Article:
Despite the investment of 50 or more years in research on parallel systems and their applications, the practice of programming parallel multicore systems is in its infancy. Research efforts have produced many of the necessary tools and techniques that will enable widespread application of parallel programming. As a community, we need to move these ideas into widespread practice. As parallel programming becomes commonplace, we will develop better intuitions about how to build parallel applications. As we gain those insights, we must feed them back into our education and training. Only in this way will multicore systems realize the promise of their potential.
Keith D. Cooper is the Doerr Professor in computational engineering at Rice University, as well as Associate Dean for Research of the Brown School of Engineering at Rice. He was chair of Rice's Computer Science Department from 2002 through 2008. He was a founding member of the compiler group at Rice and continues as an active researcher and mentor. He has more than 75 technical publications and has produced 18 PhDs. He is the co-author, with Linda Torczon, of Engineering a Compiler, a textbook for undergraduate-level compiler construction courses. He is a Fellow of the ACM.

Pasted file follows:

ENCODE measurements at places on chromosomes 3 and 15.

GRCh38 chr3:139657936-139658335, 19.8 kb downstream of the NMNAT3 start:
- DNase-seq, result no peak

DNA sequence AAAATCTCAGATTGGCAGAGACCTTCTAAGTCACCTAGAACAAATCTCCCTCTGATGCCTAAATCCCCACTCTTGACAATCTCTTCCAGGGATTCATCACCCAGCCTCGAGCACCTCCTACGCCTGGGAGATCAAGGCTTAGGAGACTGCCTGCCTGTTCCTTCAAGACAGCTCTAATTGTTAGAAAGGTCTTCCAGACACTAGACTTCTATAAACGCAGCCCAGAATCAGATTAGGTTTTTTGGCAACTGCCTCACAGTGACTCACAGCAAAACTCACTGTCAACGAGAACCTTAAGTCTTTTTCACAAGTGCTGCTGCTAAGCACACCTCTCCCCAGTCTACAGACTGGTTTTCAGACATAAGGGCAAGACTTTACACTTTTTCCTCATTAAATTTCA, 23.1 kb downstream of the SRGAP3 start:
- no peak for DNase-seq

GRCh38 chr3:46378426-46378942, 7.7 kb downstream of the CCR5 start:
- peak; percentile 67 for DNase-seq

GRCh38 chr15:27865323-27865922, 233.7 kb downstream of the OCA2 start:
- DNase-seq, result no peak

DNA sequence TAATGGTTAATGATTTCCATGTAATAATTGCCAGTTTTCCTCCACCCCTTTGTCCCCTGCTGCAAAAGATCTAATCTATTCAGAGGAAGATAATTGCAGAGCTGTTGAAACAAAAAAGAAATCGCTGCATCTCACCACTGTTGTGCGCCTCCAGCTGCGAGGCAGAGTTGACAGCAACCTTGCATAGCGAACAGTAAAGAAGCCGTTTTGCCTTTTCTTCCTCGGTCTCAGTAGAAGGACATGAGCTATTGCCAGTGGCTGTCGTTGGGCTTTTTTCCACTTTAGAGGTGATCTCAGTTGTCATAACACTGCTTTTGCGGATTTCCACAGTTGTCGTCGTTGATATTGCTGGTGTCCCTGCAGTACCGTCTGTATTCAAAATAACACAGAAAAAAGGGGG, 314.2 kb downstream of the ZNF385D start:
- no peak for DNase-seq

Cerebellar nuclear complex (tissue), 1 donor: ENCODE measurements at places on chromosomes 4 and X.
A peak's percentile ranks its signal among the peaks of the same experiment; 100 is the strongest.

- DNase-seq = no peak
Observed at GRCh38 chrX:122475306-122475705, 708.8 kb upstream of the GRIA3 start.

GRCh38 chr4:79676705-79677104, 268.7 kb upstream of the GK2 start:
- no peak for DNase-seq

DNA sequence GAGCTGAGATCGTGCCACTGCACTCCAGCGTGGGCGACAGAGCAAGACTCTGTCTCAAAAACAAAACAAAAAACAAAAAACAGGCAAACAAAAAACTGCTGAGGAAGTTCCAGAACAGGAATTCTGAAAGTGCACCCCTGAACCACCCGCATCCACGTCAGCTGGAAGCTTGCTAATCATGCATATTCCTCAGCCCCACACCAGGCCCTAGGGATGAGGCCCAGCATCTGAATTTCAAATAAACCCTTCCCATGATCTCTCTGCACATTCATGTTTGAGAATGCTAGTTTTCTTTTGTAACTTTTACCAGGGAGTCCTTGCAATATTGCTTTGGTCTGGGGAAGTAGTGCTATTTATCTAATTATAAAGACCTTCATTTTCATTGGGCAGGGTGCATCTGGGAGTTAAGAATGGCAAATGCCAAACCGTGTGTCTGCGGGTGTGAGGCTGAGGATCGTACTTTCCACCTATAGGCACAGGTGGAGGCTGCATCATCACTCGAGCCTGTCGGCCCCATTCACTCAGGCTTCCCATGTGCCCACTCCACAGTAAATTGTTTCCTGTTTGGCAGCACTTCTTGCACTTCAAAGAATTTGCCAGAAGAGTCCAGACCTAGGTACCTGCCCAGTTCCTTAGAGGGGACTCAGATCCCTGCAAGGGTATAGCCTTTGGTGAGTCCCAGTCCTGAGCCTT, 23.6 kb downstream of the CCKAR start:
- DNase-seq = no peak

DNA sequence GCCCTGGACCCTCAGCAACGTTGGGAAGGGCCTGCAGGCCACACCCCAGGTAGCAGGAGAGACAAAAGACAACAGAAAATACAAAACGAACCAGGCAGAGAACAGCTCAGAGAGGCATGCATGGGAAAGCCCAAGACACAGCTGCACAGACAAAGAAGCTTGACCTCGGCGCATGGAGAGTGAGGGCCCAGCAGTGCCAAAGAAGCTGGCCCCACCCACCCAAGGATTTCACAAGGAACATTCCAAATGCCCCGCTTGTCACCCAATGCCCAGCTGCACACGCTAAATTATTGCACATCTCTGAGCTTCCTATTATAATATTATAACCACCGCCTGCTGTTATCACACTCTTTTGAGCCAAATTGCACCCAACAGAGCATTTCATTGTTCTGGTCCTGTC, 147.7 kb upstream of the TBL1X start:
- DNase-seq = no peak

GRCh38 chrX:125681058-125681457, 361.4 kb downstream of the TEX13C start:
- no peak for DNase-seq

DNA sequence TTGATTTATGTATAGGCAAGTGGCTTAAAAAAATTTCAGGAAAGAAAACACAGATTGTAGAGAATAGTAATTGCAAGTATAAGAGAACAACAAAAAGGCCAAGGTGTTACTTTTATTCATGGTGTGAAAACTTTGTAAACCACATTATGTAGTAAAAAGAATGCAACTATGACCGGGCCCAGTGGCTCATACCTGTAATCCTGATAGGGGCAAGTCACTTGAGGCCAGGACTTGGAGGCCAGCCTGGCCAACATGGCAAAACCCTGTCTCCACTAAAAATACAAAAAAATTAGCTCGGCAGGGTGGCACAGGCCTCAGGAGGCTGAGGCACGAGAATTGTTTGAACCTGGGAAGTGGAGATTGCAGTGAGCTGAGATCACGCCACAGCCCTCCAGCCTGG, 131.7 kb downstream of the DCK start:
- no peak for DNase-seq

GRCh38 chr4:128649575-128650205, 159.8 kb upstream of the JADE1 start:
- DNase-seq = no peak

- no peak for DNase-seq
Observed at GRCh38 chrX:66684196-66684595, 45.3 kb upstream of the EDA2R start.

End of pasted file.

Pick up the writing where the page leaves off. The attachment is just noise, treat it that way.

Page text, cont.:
Dr. Cooper has published work across a broad range of problems that arise in the construction of optimizing compilers. His work includes algorithms in program analysis and optimization, as well as a series of improvements to graph-coloring register allocation. His group did pioneering work on adaptive compilation. His current research interests include lightweight schemes for runtime adaptation and optimization of event-driven programs.
2For example, the A7 processor in the iPad reportedly has two processor cores, a four core GPU and an image-processing engine. Heterogeneity will continue to increase, with accelerator cores, reconfigurable cores, and, perhaps, cores that implement the same ISA with different resources.